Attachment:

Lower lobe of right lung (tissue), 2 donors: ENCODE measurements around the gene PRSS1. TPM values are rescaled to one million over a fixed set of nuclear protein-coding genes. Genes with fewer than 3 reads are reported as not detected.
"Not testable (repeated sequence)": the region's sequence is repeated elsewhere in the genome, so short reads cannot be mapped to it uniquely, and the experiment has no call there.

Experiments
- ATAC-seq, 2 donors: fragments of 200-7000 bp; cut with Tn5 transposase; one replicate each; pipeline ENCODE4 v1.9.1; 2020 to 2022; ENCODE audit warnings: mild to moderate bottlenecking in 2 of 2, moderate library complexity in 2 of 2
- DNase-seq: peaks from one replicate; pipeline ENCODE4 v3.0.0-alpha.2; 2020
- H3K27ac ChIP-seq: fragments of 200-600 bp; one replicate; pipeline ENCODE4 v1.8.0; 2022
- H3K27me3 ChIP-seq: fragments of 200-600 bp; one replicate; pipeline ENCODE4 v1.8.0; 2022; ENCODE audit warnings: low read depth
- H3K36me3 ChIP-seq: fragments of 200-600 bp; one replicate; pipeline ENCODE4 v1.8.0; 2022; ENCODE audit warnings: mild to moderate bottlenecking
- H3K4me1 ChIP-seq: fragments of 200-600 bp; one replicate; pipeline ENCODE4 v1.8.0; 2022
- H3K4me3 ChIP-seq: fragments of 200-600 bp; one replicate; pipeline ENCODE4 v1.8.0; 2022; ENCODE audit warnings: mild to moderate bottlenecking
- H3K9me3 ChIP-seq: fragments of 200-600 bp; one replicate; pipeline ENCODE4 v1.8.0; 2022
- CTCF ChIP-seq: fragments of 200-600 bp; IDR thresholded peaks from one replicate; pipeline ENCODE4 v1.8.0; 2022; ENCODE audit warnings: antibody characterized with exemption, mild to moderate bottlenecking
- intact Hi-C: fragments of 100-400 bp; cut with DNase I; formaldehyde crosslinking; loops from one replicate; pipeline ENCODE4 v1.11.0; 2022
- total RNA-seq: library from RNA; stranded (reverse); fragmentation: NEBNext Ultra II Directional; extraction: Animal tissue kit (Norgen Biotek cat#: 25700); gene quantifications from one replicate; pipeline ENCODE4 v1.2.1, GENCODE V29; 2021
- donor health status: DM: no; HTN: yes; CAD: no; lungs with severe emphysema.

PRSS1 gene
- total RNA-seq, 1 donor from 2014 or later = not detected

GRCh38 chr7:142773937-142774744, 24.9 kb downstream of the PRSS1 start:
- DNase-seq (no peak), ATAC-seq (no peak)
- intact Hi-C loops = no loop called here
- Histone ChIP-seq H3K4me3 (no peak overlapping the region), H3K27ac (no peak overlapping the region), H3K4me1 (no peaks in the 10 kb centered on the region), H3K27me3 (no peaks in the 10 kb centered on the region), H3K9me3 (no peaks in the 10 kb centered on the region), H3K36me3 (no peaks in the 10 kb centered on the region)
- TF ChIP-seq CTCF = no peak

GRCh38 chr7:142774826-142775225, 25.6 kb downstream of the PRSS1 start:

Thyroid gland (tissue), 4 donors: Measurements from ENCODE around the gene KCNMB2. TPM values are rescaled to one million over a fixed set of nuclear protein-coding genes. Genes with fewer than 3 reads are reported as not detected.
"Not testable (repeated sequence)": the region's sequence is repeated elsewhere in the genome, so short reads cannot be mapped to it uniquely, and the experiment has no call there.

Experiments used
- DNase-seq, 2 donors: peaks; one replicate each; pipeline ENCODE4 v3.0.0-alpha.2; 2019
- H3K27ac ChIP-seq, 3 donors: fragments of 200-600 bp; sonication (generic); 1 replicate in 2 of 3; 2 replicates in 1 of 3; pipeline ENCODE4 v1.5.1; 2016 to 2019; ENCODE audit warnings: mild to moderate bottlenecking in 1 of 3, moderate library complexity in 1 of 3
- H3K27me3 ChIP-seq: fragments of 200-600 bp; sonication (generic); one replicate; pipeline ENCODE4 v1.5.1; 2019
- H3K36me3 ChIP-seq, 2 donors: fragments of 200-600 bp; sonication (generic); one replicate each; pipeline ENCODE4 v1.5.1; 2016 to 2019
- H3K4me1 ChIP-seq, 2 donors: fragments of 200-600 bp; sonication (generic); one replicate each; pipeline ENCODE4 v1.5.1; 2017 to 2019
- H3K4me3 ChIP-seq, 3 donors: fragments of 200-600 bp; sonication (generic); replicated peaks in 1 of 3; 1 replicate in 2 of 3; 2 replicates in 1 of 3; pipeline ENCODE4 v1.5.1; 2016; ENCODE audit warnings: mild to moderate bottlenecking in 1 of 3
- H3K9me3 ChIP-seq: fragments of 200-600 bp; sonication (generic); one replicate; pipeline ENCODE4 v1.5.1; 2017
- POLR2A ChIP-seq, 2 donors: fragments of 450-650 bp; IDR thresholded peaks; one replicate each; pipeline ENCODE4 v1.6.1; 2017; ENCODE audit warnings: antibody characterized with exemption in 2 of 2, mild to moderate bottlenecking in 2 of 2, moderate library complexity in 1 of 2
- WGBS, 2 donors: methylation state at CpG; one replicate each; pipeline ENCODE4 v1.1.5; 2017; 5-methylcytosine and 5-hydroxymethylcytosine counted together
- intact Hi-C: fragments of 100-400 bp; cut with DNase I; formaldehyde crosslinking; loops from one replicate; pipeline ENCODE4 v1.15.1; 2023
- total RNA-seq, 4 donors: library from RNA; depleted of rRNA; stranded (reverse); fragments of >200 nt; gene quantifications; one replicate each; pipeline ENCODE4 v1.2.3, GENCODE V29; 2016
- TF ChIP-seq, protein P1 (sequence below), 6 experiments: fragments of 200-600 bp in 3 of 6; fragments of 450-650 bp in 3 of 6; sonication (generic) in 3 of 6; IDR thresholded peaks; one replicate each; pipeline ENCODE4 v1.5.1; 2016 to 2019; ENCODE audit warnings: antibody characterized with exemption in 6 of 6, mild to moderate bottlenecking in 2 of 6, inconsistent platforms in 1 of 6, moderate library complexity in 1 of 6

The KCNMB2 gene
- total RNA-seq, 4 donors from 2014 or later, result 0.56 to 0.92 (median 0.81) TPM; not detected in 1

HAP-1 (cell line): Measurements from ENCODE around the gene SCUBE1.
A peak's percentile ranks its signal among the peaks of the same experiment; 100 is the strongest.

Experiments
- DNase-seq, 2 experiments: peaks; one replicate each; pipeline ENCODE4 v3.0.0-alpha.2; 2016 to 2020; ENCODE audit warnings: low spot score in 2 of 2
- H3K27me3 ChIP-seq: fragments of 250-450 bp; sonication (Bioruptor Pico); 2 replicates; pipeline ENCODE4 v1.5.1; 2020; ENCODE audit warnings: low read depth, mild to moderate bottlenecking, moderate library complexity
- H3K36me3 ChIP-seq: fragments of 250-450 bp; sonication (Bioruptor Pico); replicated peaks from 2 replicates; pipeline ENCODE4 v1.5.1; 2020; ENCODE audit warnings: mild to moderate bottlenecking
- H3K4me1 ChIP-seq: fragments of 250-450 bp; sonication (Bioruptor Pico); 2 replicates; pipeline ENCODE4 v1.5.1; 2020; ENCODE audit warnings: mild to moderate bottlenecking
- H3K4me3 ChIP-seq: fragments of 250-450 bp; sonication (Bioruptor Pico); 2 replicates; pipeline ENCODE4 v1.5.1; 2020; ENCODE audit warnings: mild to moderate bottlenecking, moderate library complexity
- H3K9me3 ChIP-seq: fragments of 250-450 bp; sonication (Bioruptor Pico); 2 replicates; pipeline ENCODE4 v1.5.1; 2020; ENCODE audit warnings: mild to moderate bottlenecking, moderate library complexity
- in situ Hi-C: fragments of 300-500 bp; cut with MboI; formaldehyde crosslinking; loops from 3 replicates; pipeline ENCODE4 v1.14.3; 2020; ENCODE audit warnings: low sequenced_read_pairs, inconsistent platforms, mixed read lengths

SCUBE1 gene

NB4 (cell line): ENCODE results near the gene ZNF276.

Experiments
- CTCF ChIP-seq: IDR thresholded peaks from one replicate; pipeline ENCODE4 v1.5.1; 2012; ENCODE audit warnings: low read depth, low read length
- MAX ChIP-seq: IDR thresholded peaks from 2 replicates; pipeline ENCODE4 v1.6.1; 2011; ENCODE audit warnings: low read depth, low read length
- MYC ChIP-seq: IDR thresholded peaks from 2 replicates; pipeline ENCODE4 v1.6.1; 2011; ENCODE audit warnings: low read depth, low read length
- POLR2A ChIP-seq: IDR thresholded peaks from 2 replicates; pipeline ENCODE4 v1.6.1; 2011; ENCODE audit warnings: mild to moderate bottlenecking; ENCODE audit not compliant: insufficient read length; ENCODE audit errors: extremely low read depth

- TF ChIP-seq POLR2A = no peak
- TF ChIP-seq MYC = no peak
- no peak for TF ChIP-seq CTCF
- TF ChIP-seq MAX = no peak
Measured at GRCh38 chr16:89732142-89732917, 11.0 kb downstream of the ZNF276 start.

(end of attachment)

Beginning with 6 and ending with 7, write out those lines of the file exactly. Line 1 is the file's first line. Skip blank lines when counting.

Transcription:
- H3K27ac ChIP-seq: fragments of 200-600 bp; one replicate; pipeline ENCODE4 v1.8.0; 2022
- H3K27me3 ChIP-seq: fragments of 200-600 bp; one replicate; pipeline ENCODE4 v1.8.0; 2022; ENCODE audit warnings: low read depth